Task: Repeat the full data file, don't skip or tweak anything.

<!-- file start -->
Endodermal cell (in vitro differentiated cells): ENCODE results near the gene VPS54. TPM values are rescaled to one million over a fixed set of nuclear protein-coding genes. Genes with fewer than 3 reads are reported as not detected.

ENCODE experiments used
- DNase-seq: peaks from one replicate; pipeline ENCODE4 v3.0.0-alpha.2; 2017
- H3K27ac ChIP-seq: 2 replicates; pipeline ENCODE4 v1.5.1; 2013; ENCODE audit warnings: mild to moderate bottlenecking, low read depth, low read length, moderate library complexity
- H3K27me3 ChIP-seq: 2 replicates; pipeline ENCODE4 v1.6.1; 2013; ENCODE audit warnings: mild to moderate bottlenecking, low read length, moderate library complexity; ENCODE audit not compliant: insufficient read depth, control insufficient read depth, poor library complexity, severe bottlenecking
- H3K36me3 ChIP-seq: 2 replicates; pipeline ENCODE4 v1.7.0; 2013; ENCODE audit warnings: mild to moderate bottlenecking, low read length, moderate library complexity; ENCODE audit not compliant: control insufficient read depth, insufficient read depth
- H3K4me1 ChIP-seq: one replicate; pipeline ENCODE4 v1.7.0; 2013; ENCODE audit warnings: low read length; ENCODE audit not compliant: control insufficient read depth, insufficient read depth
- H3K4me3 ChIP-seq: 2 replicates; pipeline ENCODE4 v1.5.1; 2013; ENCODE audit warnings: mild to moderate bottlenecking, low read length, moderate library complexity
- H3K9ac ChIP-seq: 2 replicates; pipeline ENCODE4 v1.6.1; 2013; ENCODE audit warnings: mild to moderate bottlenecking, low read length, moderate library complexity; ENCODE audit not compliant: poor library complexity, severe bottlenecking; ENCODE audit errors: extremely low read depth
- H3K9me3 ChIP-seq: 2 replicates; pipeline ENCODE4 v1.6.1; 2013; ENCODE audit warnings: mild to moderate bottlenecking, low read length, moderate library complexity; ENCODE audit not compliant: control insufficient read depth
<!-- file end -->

Endodermal cell (in vitro differentiated cells): ENCODE results near the gene VPS54. TPM values are rescaled to one million over a fixed set of nuclear protein-coding genes. Genes with fewer than 3 reads are reported as not detected.

ENCODE experiments used
- DNase-seq: peaks from one replicate; pipeline ENCODE4 v3.0.0-alpha.2; 2017
- H3K27ac ChIP-seq: 2 replicates; pipeline ENCODE4 v1.5.1; 2013; ENCODE audit warnings: mild to moderate bottlenecking, low read depth, low read length, moderate library complexity
- H3K27me3 ChIP-seq: 2 replicates; pipeline ENCODE4 v1.6.1; 2013; ENCODE audit warnings: mild to moderate bottlenecking, low read length, moderate library complexity; ENCODE audit not compliant: insufficient read depth, control insufficient read depth, poor library complexity, severe bottlenecking
- H3K36me3 ChIP-seq: 2 replicates; pipeline ENCODE4 v1.7.0; 2013; ENCODE audit warnings: mild to moderate bottlenecking, low read length, moderate library complexity; ENCODE audit not compliant: control insufficient read depth, insufficient read depth
- H3K4me1 ChIP-seq: one replicate; pipeline ENCODE4 v1.7.0; 2013; ENCODE audit warnings: low read length; ENCODE audit not compliant: control insufficient read depth, insufficient read depth
- H3K4me3 ChIP-seq: 2 replicates; pipeline ENCODE4 v1.5.1; 2013; ENCODE audit warnings: mild to moderate bottlenecking, low read length, moderate library complexity
- H3K9ac ChIP-seq: 2 replicates; pipeline ENCODE4 v1.6.1; 2013; ENCODE audit warnings: mild to moderate bottlenecking, low read length, moderate library complexity; ENCODE audit not compliant: poor library complexity, severe bottlenecking; ENCODE audit errors: extremely low read depth
- H3K9me3 ChIP-seq: 2 replicates; pipeline ENCODE4 v1.6.1; 2013; ENCODE audit warnings: mild to moderate bottlenecking, low read length, moderate library complexity; ENCODE audit not compliant: control insufficient read depth